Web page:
I wonder what does the \nop mean, and how does it work? I Googled it but couldn't find a good answer, for example, I found something like:


in my .tex file, so what does it mean?


In your example, \nop is defined to take a single argument and do nothing with it. As such, \nop literally translates to "perform no operation", or "gobble your argument". In fact, there exists a similar core macro \@gobble (and friends) which does exactly the same (from latex.ltx:

\long\def \@gobble #1{}
\long\def \@gobbletwo #1#2{}
\long\def \@gobblefour #1#2#3#4{}

The first gobbles a single argument, making \@gobble{<anything>} expand to nothing. The second gobbles two arguments, making \@gobbletwo{<anything>}{<anything>} expand to nothing, and so on.

What's the use case here? Well, perhaps you define a macro that writes something in the margin, like a "to do" note:

\newcommand{\mymacro}[1]{\marginpar{Do #1}}

Now, later in your production, you decide that this operation is no longer valid/useful. So, you can make \mymacro act like \nop and do nothing, which allows you to leave your code as-is:


or, at definition in your preamble, change it to a no-op:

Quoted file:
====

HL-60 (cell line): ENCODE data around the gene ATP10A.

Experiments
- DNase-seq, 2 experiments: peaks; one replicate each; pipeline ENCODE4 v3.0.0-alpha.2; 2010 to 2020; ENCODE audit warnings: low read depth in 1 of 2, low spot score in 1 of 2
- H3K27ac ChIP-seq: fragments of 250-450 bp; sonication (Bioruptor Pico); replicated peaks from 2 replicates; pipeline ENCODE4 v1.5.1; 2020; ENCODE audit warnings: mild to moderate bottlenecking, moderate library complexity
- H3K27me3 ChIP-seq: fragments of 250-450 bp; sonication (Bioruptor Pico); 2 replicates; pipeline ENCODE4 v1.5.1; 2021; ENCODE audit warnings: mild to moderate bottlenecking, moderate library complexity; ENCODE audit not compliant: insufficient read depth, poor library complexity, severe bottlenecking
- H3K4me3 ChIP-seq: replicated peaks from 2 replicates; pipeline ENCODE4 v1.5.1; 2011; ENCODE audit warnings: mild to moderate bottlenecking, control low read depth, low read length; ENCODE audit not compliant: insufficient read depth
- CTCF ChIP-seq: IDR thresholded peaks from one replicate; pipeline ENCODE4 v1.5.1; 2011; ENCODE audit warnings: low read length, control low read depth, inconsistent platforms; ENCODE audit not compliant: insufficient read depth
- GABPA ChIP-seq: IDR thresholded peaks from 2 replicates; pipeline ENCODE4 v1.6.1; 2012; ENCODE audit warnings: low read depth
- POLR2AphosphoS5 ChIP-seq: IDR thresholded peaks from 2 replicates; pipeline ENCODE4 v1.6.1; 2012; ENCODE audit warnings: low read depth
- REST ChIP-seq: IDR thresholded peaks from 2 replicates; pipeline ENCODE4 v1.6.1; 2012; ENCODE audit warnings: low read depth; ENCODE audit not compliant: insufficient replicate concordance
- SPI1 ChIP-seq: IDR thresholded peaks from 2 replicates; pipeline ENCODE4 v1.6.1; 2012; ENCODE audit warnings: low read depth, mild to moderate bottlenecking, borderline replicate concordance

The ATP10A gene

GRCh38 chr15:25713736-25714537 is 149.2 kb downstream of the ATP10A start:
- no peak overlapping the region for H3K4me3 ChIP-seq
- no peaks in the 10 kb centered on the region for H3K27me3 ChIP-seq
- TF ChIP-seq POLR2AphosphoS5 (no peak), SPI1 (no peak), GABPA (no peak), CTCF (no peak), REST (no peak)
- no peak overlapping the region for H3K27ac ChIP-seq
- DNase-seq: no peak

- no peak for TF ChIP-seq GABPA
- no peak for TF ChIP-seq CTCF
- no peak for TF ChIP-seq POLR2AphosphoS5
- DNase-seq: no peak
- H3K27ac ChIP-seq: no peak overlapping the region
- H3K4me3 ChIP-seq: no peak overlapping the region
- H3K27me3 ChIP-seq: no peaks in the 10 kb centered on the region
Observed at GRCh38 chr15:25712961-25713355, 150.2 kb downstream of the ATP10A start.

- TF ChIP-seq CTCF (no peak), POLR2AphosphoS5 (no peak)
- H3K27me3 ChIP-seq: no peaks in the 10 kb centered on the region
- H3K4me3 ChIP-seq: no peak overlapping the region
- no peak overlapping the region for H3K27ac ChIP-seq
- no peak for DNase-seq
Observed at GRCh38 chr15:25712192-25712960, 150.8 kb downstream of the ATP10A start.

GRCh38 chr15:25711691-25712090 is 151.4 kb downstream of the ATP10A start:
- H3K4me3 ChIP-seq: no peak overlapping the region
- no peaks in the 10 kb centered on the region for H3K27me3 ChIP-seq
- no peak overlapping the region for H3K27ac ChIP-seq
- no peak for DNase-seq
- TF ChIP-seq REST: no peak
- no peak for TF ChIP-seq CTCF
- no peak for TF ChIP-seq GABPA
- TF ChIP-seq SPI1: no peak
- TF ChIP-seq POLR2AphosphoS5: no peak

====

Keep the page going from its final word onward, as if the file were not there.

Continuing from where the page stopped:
• another thing that confused me is that any paragraph that is enclosed in this \nop{} command using the macro in the example, is disappeared, so i wonder why.
    – daiyue
    Apr 16 '13 at 14:46
  • 1
    @daiyue -- making anything presented as an argument to \nop disappear is exactly its purpose. Apr 16 '13 at 14:52
  • Something like \nop is also frequently used in conjunction with BibTeX to fix the sorting order.
    – mafp
    Apr 16 '13 at 15:49
  • 1
    @ctrl-alt-delor: you can add \ignorespaces or \unskip or use a trailing %.
    – Werner
    Jul 8 '18 at 18:41
  • 2
    Thanks: \newcommand{\nop}[1]{\ignorespaces} seems to work. (comment added so others and I know where to add command). Jul 9 '18 at 6:57

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